Diphosphorus pentoxide reacts with water to produce phosphoric acid (H_3PO_4). How do you write the balanced equation for this reaction?

Jan 15, 2016

${\text{P"_4"O"_text(10(s]) + 6"H"_2"O"_text((l]) -> 4"H"_3"PO}}_{\textrm{4 \left(a q\right]}}$

Explanation:

The interesting thing about diphosphorus pentoxide, ${\text{P"_2"O}}_{5}$, is that it usually exists as a dimer.

This implies that ${\text{P"_2"O}}_{5}$ is actually the compound's empirical formula and that you should use ${\text{P"_4"O}}_{10}$ as its molecular formula.

Now, diphosphorus pentoxide reacts violently with water to form phosphoric acid, ${\text{H"_3"PO}}_{4}$. The reaction is highly exothermic and leads to the formation of toxic fumes.

The unbalanced chemical equation for this reaction looks like this

${\text{P"_4"O"_text(10(s]) + "H"_2"O"_text((l]) -> "H"_3"PO}}_{\textrm{4 \left(a q\right]}}$

To balance this equation, start by multiplying the phosphoric acid by $4$ to get equal numbers of atoms of phosphorus on both sides of the equation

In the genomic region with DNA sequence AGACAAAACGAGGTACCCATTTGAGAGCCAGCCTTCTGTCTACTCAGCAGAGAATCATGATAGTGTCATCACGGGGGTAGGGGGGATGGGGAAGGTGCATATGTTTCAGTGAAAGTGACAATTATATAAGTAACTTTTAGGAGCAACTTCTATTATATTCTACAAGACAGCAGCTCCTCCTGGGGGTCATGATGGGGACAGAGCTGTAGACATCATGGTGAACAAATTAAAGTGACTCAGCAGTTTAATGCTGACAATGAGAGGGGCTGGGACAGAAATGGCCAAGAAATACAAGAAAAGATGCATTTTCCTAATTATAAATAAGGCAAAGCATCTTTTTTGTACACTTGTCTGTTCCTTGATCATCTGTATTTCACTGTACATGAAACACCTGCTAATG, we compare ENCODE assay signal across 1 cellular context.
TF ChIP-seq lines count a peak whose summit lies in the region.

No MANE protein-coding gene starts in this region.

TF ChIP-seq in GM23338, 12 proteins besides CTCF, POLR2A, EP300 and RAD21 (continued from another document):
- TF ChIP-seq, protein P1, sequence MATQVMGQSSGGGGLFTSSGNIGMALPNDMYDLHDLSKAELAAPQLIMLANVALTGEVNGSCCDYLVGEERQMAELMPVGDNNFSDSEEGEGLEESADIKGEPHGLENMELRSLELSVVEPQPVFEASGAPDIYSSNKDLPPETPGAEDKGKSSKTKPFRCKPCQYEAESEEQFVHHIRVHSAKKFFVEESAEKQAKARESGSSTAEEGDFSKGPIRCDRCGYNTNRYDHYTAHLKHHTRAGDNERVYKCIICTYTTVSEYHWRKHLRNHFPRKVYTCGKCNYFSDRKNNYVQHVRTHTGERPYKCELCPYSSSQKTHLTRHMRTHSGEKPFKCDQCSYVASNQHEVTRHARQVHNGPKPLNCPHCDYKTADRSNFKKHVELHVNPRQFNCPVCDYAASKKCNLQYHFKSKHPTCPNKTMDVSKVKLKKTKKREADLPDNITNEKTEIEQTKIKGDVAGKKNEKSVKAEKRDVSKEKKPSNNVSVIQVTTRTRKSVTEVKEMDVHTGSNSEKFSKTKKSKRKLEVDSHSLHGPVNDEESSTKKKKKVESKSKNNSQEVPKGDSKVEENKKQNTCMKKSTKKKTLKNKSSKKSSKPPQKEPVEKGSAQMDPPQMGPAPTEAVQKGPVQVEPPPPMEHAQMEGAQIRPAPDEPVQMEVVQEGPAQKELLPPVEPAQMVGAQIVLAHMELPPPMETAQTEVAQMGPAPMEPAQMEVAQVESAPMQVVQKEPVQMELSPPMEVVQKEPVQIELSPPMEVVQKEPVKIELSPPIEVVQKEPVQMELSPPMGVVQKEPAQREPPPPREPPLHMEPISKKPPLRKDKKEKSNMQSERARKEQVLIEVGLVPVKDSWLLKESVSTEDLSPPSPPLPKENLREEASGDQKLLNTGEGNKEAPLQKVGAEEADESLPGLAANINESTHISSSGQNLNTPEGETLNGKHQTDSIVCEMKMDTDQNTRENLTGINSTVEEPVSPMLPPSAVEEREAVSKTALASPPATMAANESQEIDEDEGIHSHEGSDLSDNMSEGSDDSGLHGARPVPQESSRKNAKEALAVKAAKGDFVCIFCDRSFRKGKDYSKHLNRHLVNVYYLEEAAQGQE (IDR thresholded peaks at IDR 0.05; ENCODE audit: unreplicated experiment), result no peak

${\text{P"_4"O"_text(10(s]) + "H"_2"O"_text((l]) -> 4"H"_3"PO}}_{\textrm{4 \left(a q\right]}}$

Notice that you have $2$ atoms of hydrogen on the reactants' side and $12$ on the products' side. Multiply the water molecule by $6$ to balance the hydrogen atoms out.

Incidentally, this will also balance out the atoms of oxygen, since you'd now have $16$ on the reactants' side and $16$ on the products' side.

The balanced chemical equation for this reaction will thus be

${\text{P"_4"O"_text(10(s]) + 6"H"_2"O"_text((l]) -> 4"H"_3"PO}}_{\textrm{4 \left(a q\right]}}$

It's worth mentioning that diphosphorus pentoxide is a very powerful dehydrating agent.

SIDE NOTE You'll sometimes see this reaction written using the empirical formula of diphosphorus pentoxide, ${\text{P"_2"O}}_{5}$. In that case, the balanced chemical equation will be

${\text{P"_2"O"_text(5(s]) + 3"H"_2"O"_text((l]) -> 2"H"_3"PO}}_{\textrm{4 \left(a q\right]}}$